Christine Blasey Ford's congresswoman: Ford "should be given the respect she deserves"

California Democratic Rep. Anna Eshoo, the first member of Congress to hear the allegations of sexual misconduct against Judge Brett Kavanaugh, says it took "extraordinary courage" for her constituent Christine Blasey Ford to step forward, and she should be "given the respect she deserves" as she prepares to tell the Senate Judiciary Committee her story. 

Eshoo said she met with Ford at her district office "for about an hour and a half" over the summer while Ford described her alleged encounter with Kavanaugh in the early 1980s. She alleges Kavanaugh pinned her down and groped her on a bed at a party while the two were in high school. Kavanaugh has strenuously denied ever doing so and has said he is willing to testify publicly and defend himself.

"My impression of her was she was intelligent. She spoke softly. It was wrenching for her, I think, to tell the story because there's a re-experience when the story is told," Eshoo said on "Face the Nation" Sunday. "She went into many details and at the end of our conversation I told her that I believed her and that it was important she tell me if, what she wished me to do with information, if in fact she chose another path. And she did. She wanted me to take it down a different pathway, and of course with anonymity and privacy, that's paramount in sexual abuse allegations or cases because the individuals are terrified."

Ford later sent Eshoo a letter detailing the allegations, which was also received by California Sen. Dianne Feinstein, the top Democrat on the Judiciary Committee. The committee is considering Kavanaugh's nomination to the Supreme Court.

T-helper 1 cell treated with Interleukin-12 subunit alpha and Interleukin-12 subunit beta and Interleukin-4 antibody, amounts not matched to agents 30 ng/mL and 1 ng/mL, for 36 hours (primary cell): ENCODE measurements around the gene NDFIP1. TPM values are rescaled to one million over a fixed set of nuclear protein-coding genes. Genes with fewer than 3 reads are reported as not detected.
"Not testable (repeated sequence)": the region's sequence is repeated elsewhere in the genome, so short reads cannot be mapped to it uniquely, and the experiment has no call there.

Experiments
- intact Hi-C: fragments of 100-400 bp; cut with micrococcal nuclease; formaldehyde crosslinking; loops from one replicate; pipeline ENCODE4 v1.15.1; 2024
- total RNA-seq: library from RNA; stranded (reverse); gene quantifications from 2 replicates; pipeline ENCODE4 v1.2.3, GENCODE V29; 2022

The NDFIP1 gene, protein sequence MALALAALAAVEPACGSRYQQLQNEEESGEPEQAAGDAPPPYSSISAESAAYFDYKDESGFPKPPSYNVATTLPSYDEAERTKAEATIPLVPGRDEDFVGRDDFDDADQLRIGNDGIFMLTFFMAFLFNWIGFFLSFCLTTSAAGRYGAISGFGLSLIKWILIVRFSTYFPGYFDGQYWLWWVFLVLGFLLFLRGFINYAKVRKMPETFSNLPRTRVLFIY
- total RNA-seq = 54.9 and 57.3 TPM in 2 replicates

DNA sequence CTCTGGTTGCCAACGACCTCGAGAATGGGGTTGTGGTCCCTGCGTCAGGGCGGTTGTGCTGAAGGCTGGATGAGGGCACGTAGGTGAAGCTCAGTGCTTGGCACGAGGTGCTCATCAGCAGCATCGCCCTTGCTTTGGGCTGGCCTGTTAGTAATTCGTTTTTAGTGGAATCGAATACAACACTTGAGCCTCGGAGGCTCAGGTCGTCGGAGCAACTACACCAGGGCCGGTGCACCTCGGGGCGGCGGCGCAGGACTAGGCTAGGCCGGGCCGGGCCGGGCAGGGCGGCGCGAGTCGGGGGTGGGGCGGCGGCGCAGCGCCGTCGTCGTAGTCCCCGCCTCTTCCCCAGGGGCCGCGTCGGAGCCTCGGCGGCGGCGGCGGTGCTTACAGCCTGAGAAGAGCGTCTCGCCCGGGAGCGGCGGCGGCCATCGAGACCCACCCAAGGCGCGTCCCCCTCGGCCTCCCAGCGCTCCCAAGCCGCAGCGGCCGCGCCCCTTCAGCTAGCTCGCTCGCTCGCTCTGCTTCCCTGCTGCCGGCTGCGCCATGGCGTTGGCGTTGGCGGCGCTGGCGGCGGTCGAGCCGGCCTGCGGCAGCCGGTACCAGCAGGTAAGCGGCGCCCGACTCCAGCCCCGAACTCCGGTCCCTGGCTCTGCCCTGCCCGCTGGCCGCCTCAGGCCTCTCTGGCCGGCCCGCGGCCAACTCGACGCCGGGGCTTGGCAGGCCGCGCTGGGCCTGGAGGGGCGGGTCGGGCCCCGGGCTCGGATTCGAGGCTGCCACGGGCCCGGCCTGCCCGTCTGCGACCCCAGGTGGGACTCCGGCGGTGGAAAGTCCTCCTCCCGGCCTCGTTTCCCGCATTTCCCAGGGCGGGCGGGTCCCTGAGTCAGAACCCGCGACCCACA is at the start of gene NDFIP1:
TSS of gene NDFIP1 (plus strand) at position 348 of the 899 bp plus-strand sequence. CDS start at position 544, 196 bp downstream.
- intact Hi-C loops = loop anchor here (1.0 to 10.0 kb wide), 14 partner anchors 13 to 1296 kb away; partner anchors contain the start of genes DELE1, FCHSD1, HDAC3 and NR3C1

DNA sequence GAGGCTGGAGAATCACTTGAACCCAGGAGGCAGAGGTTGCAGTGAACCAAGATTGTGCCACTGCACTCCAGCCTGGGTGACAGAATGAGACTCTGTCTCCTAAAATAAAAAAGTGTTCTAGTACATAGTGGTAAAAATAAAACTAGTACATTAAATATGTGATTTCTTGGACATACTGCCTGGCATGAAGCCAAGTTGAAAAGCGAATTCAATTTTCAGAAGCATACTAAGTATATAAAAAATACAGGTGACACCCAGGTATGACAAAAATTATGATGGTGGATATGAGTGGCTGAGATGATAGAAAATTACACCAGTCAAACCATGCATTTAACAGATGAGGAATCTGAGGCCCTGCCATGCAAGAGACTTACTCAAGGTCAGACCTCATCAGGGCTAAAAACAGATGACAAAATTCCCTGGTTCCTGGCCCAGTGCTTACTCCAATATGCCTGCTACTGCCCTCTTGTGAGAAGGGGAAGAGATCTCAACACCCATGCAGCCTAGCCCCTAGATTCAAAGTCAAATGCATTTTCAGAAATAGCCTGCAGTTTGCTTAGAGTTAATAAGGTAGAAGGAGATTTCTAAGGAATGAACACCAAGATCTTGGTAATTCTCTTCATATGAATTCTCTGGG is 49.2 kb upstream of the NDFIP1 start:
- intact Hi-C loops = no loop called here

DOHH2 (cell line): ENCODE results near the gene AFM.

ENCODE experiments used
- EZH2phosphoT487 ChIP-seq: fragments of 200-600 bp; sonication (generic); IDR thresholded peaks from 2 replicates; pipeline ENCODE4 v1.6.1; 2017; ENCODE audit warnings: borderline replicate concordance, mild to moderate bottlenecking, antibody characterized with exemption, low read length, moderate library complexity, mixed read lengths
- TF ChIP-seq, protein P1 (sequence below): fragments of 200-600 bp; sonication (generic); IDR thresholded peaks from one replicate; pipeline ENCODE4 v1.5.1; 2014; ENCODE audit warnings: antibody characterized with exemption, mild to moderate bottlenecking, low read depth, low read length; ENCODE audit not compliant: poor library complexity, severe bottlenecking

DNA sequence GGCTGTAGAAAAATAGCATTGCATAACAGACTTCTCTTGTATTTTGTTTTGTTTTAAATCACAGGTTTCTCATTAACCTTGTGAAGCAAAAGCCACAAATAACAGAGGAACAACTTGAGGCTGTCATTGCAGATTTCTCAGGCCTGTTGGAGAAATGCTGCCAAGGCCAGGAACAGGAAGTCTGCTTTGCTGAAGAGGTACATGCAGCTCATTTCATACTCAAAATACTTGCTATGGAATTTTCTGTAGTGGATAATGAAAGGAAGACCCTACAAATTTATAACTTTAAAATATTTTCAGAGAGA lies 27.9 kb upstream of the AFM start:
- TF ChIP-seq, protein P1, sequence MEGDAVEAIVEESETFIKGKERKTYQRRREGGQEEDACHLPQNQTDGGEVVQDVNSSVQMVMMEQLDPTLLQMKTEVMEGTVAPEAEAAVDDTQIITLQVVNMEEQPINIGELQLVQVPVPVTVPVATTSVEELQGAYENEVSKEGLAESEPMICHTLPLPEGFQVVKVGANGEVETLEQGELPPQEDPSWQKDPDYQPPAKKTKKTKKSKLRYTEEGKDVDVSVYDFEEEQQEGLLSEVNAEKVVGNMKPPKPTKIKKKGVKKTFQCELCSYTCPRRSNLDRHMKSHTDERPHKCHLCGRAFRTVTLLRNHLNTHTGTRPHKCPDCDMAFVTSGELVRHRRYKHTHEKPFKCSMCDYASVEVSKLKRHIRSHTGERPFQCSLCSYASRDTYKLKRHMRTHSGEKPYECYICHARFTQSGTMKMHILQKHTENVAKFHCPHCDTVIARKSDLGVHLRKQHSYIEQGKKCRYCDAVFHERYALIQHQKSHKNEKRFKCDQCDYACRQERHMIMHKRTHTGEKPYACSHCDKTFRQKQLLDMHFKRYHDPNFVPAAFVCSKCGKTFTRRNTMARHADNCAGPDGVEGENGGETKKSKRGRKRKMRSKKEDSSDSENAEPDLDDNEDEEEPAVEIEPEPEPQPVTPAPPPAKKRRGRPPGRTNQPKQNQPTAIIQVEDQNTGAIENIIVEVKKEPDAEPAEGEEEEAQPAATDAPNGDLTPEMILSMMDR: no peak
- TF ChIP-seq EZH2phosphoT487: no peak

As of late Saturday evening, members of the committee and attorneys for Ford had tentatively agreed to hold a public hearing Thursday so Ford can share details of her accusations, according to multiple Democrats and Republicans familiar with the plans. The tentative agreement comes after a week of negotiations over whether and under what circumstances Ford would testify.

Eshoo said that Ford understood the risks and consequences in coming forward with her story about a high-profile nominee to the high court.

"This is an intelligent woman. This is not a woman that is confused, mixed up. This is something she has carried with her, just as so many victims do," Eshoo said. "So I think as a witness she will speak clearly, share her story and I think the American people need to listen. There's been a lot of talking. We have to do a lot of listening both to Judge Kavanaugh and my constituent."

Eshoo added that "women share their secrets with each other. And women across the country are more than sensitive about this. So my constituent should be welcomed and given the respect that she deserves. And I hope that that will be the case, and that her courage is appreciated as well.”

  • Emily Tillett

    Emily Tillett is a politics reporter and video editor for CBS News Digital